Yesterday I attended the Fitbit Charge HR media event at Gold Reef City.
Each of us were equipped with a device at registration and linked it to the Fitbit app. I used to use a Zip (the small clip on one) and haven’t used it in a while, unfortunately. But there was a time where I was obsessed with my stats and loved seeing everything on graphs, and earning badges. My most steps ever taken on a single day was over 22 000 in Paris last year.
Anyway, the Charge HR is very different to what I used to use and I’m now excited to use it again. It sits strapped to my wrist, with a watch-like band so it sits securely without mistakenly opening. The whole set up and linking to the smartphone app takes about 15 minutes.
The Charge HR has a little screen on it so you can view your stats in real time, without having to sync on the app anymore. Definitely a bonus. The display shows you steps taken, time, heart rate, distance, calories burned and floors climbed. If it’s paired to your smartphone, you can also view incoming calls – it shows the callers name. For some reason this didn’t work with my iPhone 6.
But once you do sync to the app, this is what your stats will look like:
The device needs to be charged via USB and battery life is about 4-5 days, but I will know for certain after a couple of weeks.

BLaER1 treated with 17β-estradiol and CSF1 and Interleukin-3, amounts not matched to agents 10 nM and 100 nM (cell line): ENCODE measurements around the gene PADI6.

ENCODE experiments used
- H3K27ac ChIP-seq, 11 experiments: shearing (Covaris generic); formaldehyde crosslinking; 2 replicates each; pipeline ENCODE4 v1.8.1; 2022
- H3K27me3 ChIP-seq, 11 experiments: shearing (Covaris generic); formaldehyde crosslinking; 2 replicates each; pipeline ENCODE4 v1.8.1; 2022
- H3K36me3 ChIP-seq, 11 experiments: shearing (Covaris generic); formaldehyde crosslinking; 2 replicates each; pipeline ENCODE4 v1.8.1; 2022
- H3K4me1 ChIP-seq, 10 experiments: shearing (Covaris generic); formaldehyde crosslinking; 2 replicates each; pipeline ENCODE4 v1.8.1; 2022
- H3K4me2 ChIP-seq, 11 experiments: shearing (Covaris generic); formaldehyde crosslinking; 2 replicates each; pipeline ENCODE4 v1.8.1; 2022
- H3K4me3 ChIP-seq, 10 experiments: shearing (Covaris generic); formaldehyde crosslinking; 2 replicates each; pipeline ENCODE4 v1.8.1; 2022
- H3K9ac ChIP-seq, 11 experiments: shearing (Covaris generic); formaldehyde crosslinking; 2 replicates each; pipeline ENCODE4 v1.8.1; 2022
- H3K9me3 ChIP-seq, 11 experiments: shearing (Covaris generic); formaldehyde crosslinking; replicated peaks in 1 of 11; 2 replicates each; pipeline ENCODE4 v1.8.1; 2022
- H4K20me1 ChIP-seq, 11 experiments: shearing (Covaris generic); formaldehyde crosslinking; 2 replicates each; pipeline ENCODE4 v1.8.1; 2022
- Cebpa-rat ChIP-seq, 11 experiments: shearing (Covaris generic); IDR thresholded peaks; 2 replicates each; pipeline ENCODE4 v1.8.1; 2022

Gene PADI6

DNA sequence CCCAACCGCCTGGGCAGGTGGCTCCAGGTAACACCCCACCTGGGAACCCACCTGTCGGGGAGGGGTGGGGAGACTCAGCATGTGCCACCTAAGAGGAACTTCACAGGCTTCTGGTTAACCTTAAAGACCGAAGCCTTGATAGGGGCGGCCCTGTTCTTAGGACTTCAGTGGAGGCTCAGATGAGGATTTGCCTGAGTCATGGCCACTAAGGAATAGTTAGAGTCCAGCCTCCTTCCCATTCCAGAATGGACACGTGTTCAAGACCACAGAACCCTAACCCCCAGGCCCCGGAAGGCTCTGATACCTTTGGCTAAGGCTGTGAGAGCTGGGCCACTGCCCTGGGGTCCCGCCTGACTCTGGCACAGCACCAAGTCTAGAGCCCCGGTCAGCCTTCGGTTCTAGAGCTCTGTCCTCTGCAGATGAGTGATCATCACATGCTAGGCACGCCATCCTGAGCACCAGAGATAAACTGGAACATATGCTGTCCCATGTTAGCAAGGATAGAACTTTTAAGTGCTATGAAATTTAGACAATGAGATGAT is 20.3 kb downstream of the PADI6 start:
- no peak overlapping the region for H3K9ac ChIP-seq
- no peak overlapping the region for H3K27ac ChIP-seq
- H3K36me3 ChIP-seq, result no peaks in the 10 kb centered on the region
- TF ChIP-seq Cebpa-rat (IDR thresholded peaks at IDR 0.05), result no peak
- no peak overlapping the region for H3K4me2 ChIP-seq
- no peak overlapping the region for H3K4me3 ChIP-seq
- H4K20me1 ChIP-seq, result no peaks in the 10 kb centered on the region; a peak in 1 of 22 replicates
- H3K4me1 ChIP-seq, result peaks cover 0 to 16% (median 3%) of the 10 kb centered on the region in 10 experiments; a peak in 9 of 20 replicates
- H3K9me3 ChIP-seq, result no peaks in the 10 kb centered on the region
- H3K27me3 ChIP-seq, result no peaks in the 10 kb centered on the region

After running around in an Amazing Race like challenge at Gold Reef City, it was very useful to instantly check what my heart rate was, which we tested before and after getting on some of the rides. It looked fairly accurate, however there were some moments when I checked and it was blank, probably because it shifted. But for the most part, it displayed. After the event I didn’t have an issue with the heart rate being displayed.
The device uses its own “PurePulse” technology to monitor your heart rate. It is characterised by 2 flashing LED lights on the inside strap. It doesn’t use a lot of power and won’t burn through the skin. It determines heart rate, monitors calories burned, and you can maximise your workout by seeing the different zones (fat burn, cardio and peak).
The Charge HR is aimed at those who are already in a fitness routine, who will make the most of the heart rate monitoring, especially within the different zones. Fitbit says the benefits of the HR is monitor calorie burn, maintain intensity, maximise training and optimise health.
After wearing the device for the whole day, I didn’t find it uncomfortable, I forgot I was wearing it. I like the convenience of checking my stats without syncing to the app – so you don’t necessarily have to keep Bluetooth on on your smartphone. The device also automatically tracks your sleep.
If you want the benefit of the screen and immediately check your stats, the Fitbit Charge is for you (R1899) – it doesn’t have a secure watch-like strap. If you want a heart rate monitor along with that, the Charge HR is the device for you. It’s available at iStores (or online) for R2299 in black initially, with blue coming soon.
And yes, one of the ‘challenges’ at the event was to post a group pic online! 😉
Welcome to Wired to the Web. My name is Nafisa Akabor and I’m a technology journalist covering business and consumer tech for the last 13 years. I’m passionate about start-ups, smartphones, mobile payments, travel tech and electric cars. ✉️ firstname.lastname@example.org